The New Black Studies Series celebrates Black scholarship, featuring fresh, provocative perspectives in Black studies. The series is edited by Darlene Clark Hine and Dwight A. McBride. Senior acquisitions editor Dawn Durante is the acquiring editor. Over fifteen years, the series has published fifty books by sixty-five authors and editors and has garnered over seventeen awards, including some of the most prestigious accolades across the fields of history, literature, and African American studies. This year we have eight new books joining the series. Take a look at the fifteenth anniversary catalog and our new and upcoming books in the series!
By Annette K. Joseph-Gabriel
Black women living in the French empire played a key role in the decolonial movements of the mid-twentieth century. As thinkers and activists, these women lived lives of commitment and risk that landed them in war zones and concentration camps and saw them declared enemies of the state. Joseph-Gabriel mines published writings and untapped archives to reveal the anticolonialist endeavors of seven often overlooked women.
By Myriam J. A. Chancy
What defines African culture as a whole? Chancy explores the web of interconnected and conflicting artifacts, norms, and expectations that make up African diasporic culture, ranging from Africa to Europe and the Americas. In doing so, she disrupts the Manichean binary dynamics that have dominated previous interpretations of the material.
Edited by Richard A. Courage and Christopher Robert Reed
During the Black Chicago Renaissance, African American innovators working across the landscape of the arts set the stage for an intellectual flowering that redefined black cultural life. Collecting essays that explore the intersections in the backgrounds, education, professional affiliations, and public lives and achievements of black creators, Courage and Reed tells the story of how modern Black culture came to fruition.
By Kim Gallon
Critics often chastised the twentieth-century Black press for focusing on sex and scandal rather than African American achievements. Gallon takes an opposing stance—arguing that African American newspapers fostered black sexual expression, agency, and identity. Informative and empowering, Pleasure in the News redefines the significance of the black press in African American history and advancement while shedding light on the important cultural and social role that sexuality played in the power of the Black press.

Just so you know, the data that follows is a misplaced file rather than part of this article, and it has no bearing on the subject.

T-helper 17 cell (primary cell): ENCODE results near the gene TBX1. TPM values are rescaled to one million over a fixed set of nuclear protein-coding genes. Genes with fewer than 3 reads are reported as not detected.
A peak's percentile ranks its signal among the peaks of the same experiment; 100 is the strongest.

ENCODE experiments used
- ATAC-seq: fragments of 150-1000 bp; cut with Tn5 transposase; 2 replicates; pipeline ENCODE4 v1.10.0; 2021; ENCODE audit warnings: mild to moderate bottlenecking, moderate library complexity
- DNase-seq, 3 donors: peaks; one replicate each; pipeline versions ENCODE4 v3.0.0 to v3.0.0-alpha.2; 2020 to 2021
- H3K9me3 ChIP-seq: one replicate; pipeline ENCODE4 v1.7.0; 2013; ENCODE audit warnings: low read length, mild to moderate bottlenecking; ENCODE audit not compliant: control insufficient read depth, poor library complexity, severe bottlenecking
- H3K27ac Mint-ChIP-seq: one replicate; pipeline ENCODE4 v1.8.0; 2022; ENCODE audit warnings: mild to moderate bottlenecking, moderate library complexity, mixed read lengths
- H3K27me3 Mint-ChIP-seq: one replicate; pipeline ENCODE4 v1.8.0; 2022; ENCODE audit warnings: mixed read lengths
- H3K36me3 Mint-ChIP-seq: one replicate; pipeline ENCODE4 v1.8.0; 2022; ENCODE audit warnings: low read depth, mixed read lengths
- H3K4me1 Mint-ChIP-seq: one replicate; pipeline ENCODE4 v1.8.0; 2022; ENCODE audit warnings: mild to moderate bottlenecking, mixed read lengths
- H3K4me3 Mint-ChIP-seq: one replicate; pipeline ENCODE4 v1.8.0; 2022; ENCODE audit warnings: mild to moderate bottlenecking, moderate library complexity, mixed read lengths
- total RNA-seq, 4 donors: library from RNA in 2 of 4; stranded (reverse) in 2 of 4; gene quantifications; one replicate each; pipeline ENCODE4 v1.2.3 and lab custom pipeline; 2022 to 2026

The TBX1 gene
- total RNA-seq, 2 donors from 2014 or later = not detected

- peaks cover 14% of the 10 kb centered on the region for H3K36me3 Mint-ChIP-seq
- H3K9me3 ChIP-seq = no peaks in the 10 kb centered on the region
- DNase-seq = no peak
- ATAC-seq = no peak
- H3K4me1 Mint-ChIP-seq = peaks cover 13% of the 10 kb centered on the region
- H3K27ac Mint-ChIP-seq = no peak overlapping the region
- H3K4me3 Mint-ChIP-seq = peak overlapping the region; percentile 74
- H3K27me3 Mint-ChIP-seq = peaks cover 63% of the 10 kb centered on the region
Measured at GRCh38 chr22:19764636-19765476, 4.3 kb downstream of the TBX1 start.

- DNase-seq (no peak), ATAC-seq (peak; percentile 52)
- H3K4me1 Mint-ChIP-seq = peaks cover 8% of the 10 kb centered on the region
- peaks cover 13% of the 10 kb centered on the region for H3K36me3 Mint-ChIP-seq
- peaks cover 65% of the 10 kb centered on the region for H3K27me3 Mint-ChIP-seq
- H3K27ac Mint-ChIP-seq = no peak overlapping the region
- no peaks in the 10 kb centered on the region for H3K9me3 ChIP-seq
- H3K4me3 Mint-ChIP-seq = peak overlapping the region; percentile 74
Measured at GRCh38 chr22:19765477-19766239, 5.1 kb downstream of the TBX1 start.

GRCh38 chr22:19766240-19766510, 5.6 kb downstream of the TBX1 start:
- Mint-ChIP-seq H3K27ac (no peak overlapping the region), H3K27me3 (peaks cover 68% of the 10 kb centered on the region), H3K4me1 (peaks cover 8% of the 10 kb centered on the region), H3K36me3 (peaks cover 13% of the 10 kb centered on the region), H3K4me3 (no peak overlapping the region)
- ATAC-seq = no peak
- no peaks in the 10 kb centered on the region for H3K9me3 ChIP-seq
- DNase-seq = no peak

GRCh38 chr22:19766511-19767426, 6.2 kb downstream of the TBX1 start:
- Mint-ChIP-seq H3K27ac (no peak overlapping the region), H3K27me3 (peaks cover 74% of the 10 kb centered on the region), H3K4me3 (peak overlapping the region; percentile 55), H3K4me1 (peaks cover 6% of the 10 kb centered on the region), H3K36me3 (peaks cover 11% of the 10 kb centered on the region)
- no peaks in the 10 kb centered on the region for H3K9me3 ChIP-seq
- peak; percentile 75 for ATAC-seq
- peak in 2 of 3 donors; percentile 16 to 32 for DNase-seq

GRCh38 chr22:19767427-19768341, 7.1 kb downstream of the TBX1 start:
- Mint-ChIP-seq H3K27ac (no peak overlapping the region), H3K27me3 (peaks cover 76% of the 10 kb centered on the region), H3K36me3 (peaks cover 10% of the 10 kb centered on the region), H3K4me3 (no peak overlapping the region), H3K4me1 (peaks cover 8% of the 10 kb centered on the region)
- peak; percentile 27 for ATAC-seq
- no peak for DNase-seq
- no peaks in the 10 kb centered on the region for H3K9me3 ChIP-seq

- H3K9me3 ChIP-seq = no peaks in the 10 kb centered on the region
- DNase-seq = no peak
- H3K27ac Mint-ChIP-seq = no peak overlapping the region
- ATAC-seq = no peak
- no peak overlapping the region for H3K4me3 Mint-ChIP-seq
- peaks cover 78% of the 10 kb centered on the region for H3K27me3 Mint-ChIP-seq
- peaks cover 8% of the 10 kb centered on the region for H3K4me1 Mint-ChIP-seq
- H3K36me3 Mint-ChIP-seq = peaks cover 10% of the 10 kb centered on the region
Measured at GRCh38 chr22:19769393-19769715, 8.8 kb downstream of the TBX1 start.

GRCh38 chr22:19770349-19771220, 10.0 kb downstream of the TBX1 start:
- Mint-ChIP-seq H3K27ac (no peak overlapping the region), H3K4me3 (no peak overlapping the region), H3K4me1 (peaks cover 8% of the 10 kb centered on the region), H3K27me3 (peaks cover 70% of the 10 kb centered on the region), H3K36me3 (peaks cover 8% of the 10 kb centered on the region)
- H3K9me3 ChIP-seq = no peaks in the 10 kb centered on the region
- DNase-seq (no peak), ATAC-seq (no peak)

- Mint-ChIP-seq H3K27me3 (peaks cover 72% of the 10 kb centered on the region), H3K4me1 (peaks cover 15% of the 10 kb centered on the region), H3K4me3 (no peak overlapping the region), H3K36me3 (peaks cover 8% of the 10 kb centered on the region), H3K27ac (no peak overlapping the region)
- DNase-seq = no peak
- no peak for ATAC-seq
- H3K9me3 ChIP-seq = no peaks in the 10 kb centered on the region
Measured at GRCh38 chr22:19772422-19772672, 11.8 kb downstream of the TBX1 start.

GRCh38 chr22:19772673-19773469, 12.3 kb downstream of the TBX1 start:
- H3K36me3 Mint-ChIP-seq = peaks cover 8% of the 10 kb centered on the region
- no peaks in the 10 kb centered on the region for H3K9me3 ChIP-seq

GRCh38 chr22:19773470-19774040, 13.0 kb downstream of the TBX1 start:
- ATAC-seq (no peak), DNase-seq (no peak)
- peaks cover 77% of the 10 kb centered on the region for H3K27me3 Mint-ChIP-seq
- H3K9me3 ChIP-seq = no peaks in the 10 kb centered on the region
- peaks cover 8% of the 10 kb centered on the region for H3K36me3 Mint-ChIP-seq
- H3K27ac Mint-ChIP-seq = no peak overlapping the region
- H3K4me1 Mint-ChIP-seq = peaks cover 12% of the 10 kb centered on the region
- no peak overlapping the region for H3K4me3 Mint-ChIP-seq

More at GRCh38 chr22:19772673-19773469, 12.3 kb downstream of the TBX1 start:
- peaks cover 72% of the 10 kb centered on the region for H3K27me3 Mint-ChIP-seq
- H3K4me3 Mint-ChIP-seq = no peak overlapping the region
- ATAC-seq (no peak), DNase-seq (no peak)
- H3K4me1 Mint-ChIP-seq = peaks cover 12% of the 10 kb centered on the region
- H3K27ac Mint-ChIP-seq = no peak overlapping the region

Coming in May 2020
By Koritha Mitchell
Mitchell analyzes texts by and about African American women and unveils the hostility these women face as they invest in traditional domesticity. Instead of the respectability and safety granted white homemakers, Black women endure pejorative labels, racist governmental policies, attacks on their citizenship, and aggression meant to keep them in “their place.” From Slave Cabins to the White House illuminates the links between African American women’s homemaking and citizenship in history and across literature.
Coming in August 2020
By Tyrone McKinley Freeman
Founder of a beauty empire, Madam C. J. Walker was celebrated as America’s first self-made female millionaire. Known as a leading African American entrepreneur, Walker was also devoted to an activist philanthropy aimed at empowering African Americans and challenging the injustices inflicted by Jim Crow. Freeman’s biography highlights how giving shaped Walker’s life before and after she became wealthy and examines her philanthropic efforts.
Coming in October 2020
By GerShun Avilez
Whether engaged in same-sex desire or gender nonconformity, Black queer individuals live with being perceived as a threat while simultaneously being subjected to the threat of physical, psychological, and socioeconomical injury. Avilez analyzes the work of diasporic artists who, denied government protections, have used art to create spaces for justice, focusing on how public and institutionalized spaces seek to confine Black queer bodies.
Coming in October 2020
By Danielle Fuentes Morgan
By subverting comedy’s rules and expectations, African American satire promotes social justice by connecting laughter with ethical beliefs in a revolutionary way. Morgan ventures from Suzan-Lori Parks to Leslie Jones and Dave Chappelle to Get Out and Atlanta to examine the satirical treatment of race and racialization across today’s African American culture.
Coming in November 2020
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